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I'm planning to create my own cooling pad for my MacBook Pro (2011).

Which is the better airflow direction - is it preferred to suck air away from the MacBook, or blow it towards the Mac?

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closed as off-topic by JakeGould, mdpc, fixer1234, DavidPostill, Raystafarian Jan 11 at 18:09

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Are you not able to just put your hand under your mac book to judge which way the air is flowing? Then replicate this with your stand – iTom Dec 5 '11 at 20:38
@iTom Recent MBP models have no holes for fans on the base of the device. – Daniel Beck Dec 5 '11 at 20:39
@Penn Please mention exactly what MBP model you have. – Daniel Beck Dec 5 '11 at 20:40
If there are no holes there and your just trying to cool the metal my assumption would be to blow air at it, as this would be directed. – iTom Dec 5 '11 at 20:47
Don't "fight" any existing fans. To cool a surface it's important to move air ACROSS it, vs just blow AT it. Doesn't matter much whether you "suck" or "blow" (if you'll pardon the expression). – Daniel R Hicks Dec 5 '11 at 21:40

Assuming the case underside of the laptop is a smooth, nonperforated plane, you should ideally force air onto the center of the plane and have a second plane mounted beneath it so that the incoming air is forced to pass over the whole surface to escape at the sides. Inverting the flow gives greater inequalities in distribution due to the computer not being circular, in/outflow having an area and possible different levels of obstruction in different directions.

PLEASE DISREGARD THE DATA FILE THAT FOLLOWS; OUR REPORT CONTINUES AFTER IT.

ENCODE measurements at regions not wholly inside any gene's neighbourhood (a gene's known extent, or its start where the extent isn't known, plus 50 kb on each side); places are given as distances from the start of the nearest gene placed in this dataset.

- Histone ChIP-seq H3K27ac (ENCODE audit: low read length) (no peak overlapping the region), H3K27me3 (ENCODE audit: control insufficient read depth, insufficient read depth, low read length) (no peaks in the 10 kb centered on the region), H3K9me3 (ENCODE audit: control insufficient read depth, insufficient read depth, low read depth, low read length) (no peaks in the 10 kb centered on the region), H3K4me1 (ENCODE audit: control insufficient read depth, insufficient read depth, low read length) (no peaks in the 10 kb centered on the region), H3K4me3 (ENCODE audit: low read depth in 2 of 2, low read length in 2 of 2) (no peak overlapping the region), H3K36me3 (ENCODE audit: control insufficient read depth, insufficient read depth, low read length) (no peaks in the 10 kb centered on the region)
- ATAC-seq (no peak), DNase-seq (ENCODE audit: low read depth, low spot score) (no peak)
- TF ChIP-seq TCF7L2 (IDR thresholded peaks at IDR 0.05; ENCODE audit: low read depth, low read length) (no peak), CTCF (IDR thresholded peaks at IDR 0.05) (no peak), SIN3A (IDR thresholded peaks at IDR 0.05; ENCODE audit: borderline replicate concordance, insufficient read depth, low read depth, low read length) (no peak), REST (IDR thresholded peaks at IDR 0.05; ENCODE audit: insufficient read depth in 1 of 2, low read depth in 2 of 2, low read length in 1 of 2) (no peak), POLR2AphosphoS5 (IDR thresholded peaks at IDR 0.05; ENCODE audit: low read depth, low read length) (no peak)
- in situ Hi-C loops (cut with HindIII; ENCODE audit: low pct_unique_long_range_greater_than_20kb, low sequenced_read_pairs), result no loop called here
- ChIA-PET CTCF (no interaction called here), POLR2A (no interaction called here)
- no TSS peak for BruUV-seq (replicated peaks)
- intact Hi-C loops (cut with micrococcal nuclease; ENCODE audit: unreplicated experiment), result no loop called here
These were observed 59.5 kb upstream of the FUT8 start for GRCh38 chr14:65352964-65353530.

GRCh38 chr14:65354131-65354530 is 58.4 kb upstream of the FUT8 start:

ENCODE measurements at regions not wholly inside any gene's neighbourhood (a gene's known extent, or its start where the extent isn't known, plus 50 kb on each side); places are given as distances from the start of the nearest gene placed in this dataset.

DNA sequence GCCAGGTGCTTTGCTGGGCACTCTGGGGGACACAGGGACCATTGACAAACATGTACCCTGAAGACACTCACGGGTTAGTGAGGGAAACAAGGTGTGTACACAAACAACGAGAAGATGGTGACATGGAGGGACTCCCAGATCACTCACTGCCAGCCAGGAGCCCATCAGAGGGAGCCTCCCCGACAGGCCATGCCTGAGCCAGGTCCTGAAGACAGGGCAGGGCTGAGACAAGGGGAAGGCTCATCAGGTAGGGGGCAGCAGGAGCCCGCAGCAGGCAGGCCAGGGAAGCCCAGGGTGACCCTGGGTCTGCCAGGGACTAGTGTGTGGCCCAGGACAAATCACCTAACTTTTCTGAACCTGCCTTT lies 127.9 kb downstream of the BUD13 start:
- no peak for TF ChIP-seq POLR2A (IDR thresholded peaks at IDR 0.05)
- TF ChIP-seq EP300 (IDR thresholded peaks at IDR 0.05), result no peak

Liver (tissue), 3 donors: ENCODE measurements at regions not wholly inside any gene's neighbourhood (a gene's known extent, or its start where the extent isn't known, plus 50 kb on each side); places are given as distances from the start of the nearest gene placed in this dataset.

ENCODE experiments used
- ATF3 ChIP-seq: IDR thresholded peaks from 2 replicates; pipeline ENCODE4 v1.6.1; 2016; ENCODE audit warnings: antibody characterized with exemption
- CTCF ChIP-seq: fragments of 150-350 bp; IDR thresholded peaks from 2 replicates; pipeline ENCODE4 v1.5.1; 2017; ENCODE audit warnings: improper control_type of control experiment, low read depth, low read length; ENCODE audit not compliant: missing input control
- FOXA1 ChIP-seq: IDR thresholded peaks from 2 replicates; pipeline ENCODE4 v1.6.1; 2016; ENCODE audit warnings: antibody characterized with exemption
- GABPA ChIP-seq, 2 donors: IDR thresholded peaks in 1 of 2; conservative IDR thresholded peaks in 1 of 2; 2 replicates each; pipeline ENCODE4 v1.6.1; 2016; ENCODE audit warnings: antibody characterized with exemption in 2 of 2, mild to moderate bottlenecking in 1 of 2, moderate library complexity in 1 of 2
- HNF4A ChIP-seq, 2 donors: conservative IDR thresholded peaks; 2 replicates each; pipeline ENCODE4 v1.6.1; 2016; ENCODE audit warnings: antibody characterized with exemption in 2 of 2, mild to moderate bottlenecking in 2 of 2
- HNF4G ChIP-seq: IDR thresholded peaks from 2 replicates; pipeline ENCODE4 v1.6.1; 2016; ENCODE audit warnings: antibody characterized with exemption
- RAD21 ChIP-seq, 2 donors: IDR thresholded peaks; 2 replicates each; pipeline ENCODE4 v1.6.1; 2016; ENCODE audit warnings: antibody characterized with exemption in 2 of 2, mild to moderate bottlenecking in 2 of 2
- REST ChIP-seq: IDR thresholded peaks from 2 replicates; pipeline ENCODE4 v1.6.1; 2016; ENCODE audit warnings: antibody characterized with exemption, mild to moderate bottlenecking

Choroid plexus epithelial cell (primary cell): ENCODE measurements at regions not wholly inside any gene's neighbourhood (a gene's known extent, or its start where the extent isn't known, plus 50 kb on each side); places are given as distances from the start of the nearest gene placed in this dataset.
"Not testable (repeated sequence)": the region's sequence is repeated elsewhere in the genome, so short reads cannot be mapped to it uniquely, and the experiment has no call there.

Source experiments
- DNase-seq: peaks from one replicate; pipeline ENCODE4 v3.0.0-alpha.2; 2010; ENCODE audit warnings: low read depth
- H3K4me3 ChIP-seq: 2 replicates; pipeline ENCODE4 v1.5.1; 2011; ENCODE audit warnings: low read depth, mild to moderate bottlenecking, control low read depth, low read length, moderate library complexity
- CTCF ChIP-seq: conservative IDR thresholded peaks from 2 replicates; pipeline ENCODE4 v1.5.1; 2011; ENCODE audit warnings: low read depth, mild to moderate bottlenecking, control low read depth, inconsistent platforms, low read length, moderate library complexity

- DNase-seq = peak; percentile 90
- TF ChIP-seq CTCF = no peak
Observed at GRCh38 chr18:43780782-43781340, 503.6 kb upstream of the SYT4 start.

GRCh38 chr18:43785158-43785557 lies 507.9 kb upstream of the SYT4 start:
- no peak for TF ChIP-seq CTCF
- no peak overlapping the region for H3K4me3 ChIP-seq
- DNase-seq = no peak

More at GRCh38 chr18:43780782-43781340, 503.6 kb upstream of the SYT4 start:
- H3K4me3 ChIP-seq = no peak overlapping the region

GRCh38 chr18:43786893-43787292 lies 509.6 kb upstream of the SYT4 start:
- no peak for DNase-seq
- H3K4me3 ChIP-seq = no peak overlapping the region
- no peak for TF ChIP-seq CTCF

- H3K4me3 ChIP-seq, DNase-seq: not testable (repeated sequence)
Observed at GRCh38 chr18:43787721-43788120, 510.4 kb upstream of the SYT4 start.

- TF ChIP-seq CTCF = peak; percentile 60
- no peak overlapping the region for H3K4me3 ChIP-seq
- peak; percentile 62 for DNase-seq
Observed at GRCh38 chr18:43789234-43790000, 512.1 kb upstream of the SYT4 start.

The most important thing would be to make sure the airflow is approximately the same everywhere on the surface you want to cool, and to make sure the cooled surface is as large as possible.

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great tip. I'm not to sure what you mean about this. "have a second plane mounted beneath it so that the incoming air is forced to pass over the whole surface to escape at the sides" – Pennf0lio Dec 6 '11 at 17:01
@Pennf0lio He means to have another sheet of metal (or plastic or whatever) that is the same size as the laptop base mounted below the bottom of the laptop about a quarter-inch (or ~4mm) below the bottom to make sure the moving air stays near the surface of the laptop. Put the fan in the middle of this sheet of metal, blowing up. – CajunLuke Dec 6 '11 at 17:42

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